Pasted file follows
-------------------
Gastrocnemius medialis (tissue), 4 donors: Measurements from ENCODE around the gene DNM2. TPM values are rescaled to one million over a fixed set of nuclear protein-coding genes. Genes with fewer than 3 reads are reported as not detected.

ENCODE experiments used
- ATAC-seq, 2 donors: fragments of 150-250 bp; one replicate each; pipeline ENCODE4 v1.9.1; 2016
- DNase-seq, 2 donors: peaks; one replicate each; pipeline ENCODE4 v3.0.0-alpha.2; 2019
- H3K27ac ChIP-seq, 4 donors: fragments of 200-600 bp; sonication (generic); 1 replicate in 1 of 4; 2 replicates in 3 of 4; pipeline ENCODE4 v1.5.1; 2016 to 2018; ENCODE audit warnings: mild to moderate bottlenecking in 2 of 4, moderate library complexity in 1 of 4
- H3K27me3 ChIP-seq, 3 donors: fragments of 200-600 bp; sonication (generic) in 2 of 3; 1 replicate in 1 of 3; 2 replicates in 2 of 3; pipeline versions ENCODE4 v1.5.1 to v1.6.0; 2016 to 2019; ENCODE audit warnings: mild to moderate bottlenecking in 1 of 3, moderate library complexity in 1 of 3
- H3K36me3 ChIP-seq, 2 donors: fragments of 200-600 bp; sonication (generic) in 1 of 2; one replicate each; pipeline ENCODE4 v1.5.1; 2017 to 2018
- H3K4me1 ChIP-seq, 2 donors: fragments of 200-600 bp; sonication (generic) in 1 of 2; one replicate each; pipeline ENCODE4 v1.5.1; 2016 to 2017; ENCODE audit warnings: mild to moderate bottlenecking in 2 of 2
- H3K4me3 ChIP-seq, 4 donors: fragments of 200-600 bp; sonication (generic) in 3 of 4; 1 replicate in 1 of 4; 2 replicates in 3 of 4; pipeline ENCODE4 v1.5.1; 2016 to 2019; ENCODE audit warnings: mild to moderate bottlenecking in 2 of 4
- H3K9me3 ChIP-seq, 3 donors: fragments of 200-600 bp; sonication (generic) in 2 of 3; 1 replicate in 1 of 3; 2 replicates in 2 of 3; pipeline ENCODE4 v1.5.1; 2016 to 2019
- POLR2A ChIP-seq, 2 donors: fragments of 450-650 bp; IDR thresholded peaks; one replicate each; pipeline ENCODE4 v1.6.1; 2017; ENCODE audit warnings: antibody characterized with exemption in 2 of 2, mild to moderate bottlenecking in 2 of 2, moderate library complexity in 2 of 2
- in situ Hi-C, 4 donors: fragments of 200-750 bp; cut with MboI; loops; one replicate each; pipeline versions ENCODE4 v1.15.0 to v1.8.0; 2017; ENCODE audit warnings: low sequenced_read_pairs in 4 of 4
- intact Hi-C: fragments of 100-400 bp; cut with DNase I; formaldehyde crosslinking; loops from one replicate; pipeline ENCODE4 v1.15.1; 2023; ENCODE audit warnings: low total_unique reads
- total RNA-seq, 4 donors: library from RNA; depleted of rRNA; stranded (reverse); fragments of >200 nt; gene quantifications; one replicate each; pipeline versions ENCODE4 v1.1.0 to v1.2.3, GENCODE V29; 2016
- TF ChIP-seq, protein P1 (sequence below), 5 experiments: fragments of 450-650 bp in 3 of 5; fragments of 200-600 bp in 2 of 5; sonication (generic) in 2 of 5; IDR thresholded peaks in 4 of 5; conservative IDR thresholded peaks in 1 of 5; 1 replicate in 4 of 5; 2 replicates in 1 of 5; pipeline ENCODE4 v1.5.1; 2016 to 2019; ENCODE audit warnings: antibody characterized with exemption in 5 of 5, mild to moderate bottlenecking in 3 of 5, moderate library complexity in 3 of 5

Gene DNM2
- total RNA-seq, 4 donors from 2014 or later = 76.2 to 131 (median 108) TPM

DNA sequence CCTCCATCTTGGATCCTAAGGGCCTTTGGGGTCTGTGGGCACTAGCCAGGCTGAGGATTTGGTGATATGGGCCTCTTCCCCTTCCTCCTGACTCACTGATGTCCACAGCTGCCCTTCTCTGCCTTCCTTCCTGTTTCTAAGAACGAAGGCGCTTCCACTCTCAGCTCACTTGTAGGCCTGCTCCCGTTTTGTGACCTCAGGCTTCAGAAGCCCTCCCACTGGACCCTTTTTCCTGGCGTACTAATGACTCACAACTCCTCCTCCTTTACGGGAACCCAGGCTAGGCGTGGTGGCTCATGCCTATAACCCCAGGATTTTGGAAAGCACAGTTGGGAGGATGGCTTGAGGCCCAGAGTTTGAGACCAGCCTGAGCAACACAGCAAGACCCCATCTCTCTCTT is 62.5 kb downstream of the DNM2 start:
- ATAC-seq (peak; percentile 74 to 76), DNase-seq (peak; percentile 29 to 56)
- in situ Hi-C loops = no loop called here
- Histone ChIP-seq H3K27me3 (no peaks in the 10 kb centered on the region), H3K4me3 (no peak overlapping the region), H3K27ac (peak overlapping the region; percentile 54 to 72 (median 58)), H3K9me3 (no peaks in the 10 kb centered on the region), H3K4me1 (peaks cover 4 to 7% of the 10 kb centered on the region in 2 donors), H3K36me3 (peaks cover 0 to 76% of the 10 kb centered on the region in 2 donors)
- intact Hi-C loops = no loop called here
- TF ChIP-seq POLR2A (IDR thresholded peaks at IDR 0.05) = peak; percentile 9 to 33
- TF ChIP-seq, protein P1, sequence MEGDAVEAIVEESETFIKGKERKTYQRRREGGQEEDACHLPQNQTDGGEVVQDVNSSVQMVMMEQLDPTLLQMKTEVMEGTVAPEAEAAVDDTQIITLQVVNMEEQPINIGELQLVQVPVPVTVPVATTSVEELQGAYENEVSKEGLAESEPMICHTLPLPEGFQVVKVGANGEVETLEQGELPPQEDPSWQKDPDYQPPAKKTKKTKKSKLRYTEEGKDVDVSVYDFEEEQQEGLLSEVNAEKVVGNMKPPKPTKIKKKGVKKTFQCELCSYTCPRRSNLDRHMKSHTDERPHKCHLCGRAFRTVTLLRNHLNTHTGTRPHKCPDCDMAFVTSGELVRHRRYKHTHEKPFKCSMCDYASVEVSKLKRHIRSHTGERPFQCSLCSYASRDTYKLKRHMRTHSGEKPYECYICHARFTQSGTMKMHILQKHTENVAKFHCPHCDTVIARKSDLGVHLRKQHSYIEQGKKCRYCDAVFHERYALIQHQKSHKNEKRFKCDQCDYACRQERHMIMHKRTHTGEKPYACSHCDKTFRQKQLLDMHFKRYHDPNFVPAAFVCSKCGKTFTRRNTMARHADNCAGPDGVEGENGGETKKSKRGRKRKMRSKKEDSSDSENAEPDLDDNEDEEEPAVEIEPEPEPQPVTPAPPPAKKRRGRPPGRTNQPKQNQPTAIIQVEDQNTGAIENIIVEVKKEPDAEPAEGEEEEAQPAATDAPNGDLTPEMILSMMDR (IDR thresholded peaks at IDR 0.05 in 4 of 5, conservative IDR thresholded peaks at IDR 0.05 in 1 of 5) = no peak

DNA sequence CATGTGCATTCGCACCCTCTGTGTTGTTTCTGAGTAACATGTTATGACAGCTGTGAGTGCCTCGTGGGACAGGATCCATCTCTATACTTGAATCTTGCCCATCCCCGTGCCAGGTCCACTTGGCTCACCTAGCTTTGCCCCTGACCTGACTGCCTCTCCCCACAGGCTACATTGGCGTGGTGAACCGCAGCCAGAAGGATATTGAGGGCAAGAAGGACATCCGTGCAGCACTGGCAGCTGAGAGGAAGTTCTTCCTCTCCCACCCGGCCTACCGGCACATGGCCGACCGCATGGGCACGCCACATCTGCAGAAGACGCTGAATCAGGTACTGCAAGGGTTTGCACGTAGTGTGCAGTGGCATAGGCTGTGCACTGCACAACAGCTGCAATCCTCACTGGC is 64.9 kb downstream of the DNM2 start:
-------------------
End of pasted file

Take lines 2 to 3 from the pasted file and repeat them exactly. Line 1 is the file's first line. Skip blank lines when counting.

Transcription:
ENCODE experiments used
- ATAC-seq, 2 donors: fragments of 150-250 bp; one replicate each; pipeline ENCODE4 v1.9.1; 2016